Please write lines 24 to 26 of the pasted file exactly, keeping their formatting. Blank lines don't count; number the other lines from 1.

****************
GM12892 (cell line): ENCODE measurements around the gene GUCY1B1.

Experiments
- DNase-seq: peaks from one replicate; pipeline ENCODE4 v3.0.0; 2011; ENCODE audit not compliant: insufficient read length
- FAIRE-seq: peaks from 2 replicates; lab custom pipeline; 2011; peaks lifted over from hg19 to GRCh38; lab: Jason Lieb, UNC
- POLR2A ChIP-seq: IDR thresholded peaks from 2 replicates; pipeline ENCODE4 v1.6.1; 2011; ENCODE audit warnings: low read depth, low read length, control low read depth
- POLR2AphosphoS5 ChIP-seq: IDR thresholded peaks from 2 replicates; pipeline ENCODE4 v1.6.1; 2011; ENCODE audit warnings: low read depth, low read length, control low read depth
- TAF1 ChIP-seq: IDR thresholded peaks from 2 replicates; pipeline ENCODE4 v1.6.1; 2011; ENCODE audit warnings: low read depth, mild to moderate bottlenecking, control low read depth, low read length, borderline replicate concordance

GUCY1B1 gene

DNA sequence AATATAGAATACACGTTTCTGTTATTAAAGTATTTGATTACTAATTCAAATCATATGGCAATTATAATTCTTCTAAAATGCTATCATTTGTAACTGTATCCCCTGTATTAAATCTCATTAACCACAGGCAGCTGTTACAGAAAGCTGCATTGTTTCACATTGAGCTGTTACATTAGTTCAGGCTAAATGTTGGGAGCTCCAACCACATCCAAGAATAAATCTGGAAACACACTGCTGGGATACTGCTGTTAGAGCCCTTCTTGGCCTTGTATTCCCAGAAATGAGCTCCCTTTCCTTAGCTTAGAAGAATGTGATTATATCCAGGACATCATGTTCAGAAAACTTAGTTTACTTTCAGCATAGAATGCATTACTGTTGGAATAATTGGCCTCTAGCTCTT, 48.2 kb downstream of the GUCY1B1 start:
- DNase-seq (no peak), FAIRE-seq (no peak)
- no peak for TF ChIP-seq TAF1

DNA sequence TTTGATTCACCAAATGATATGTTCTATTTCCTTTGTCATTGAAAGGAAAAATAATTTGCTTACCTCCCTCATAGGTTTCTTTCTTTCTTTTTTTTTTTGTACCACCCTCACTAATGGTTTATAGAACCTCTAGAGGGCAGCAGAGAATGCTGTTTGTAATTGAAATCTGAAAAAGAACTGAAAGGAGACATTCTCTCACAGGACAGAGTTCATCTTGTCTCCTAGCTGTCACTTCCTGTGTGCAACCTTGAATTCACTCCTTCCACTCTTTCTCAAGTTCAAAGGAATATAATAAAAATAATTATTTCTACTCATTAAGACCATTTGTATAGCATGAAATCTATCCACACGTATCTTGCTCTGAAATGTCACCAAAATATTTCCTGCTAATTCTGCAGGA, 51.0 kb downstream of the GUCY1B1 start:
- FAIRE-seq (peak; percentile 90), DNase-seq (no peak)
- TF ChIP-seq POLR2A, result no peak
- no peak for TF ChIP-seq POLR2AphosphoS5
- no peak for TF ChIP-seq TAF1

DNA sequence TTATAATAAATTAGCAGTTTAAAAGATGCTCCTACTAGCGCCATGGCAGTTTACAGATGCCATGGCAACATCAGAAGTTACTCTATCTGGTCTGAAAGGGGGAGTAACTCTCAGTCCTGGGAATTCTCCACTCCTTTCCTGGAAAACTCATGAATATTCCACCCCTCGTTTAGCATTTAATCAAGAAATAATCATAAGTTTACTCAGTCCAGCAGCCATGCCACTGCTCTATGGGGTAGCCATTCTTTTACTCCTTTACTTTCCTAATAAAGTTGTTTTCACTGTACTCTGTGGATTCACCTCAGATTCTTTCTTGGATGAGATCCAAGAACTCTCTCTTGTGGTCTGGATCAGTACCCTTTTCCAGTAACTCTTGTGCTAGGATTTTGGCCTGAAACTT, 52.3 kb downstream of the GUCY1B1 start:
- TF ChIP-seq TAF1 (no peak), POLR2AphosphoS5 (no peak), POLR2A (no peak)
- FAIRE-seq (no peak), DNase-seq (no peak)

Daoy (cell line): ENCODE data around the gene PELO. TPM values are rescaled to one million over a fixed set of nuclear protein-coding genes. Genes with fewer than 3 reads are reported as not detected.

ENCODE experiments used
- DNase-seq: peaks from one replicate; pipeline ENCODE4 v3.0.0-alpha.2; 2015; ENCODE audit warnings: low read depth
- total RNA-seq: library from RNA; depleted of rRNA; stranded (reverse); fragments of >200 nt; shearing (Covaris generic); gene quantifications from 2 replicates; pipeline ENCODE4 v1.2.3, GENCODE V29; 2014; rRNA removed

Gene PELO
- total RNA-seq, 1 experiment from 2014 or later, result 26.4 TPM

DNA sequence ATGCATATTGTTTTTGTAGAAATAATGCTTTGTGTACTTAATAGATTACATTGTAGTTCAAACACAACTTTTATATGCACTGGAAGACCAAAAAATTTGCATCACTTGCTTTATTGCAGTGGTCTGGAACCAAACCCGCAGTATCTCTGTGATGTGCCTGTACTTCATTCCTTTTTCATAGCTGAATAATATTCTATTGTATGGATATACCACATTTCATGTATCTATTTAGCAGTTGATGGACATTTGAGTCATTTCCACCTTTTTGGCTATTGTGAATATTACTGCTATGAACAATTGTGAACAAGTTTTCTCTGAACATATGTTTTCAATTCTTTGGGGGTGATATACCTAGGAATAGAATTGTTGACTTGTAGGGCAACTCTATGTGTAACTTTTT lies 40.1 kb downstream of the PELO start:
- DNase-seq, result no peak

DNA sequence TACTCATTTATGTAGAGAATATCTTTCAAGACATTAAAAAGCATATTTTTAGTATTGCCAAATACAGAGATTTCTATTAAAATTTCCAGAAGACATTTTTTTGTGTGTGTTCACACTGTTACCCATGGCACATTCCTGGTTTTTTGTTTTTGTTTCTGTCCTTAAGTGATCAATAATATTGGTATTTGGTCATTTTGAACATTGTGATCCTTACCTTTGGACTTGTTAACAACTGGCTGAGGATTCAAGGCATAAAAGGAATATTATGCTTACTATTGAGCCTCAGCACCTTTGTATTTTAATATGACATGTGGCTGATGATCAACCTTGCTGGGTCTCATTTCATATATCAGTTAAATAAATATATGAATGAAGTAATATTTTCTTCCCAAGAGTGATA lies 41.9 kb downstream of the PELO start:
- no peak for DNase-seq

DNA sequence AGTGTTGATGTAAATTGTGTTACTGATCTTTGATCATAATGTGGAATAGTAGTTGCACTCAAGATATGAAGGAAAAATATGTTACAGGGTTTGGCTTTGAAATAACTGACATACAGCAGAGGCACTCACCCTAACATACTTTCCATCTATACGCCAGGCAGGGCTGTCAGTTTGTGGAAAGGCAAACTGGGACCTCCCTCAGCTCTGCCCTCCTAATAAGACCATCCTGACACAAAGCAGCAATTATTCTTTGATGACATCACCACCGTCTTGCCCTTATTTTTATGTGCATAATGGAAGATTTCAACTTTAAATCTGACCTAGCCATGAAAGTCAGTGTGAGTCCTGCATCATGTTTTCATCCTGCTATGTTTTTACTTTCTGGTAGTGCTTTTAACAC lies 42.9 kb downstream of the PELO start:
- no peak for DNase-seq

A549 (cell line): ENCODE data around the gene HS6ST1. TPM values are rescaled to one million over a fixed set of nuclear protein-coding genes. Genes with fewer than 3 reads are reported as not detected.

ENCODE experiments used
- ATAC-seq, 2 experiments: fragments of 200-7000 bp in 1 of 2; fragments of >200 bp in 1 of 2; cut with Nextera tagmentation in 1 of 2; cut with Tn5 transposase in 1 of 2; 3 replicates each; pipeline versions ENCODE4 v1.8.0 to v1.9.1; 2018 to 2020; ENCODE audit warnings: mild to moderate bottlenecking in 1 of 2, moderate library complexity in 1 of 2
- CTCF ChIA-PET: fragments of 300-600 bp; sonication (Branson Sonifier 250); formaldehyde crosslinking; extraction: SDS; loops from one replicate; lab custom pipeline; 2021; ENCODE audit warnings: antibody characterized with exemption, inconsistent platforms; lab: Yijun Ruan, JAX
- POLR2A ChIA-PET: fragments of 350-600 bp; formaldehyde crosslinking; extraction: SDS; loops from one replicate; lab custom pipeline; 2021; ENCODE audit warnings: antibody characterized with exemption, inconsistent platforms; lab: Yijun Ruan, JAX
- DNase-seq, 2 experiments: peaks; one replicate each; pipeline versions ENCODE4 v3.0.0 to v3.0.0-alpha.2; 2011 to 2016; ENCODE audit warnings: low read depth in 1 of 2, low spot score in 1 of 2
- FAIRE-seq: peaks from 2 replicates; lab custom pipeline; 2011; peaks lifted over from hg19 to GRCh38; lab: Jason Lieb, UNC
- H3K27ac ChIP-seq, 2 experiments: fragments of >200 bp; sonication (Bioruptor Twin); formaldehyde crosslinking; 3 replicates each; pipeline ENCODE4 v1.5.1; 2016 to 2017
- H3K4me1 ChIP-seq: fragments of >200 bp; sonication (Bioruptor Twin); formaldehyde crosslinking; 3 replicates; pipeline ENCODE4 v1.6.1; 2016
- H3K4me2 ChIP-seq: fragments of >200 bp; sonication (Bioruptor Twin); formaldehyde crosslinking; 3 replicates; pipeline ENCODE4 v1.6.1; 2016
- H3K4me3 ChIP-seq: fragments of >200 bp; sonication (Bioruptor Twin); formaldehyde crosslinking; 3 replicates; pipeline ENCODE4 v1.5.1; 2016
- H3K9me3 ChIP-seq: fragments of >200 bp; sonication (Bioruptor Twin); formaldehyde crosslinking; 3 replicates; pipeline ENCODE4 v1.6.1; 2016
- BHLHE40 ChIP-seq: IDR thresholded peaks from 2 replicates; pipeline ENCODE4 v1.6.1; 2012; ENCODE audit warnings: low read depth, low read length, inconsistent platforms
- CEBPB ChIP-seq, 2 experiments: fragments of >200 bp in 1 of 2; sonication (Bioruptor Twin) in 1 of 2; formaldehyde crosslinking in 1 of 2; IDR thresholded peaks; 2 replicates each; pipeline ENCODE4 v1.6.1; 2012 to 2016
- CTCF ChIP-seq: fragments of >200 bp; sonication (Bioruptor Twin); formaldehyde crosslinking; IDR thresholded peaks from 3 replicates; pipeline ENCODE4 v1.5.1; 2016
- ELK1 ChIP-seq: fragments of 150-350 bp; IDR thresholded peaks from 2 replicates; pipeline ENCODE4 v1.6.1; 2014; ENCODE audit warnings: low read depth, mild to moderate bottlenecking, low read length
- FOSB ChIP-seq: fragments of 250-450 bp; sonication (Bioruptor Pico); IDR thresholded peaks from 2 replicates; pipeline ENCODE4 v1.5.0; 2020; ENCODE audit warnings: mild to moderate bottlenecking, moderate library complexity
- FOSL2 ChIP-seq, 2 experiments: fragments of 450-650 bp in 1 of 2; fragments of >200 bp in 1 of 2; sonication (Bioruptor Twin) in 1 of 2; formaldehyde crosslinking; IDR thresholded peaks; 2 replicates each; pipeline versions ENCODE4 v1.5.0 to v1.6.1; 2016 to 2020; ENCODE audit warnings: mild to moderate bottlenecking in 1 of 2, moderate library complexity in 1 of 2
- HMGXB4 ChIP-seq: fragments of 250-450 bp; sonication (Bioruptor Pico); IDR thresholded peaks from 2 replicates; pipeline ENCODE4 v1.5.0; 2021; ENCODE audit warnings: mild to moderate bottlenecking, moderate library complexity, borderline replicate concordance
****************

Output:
Gene PELO
- total RNA-seq, 1 experiment from 2014 or later, result 26.4 TPM

DNA sequence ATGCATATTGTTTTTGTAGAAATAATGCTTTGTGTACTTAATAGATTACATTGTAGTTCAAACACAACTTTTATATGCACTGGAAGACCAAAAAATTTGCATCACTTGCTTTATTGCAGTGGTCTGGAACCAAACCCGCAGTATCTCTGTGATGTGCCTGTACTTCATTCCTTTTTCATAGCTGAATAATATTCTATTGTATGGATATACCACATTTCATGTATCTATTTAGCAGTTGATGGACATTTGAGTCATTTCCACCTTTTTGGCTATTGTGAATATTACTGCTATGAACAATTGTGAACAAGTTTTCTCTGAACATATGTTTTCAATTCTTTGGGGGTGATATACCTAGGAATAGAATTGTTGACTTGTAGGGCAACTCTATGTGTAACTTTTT lies 40.1 kb downstream of the PELO start: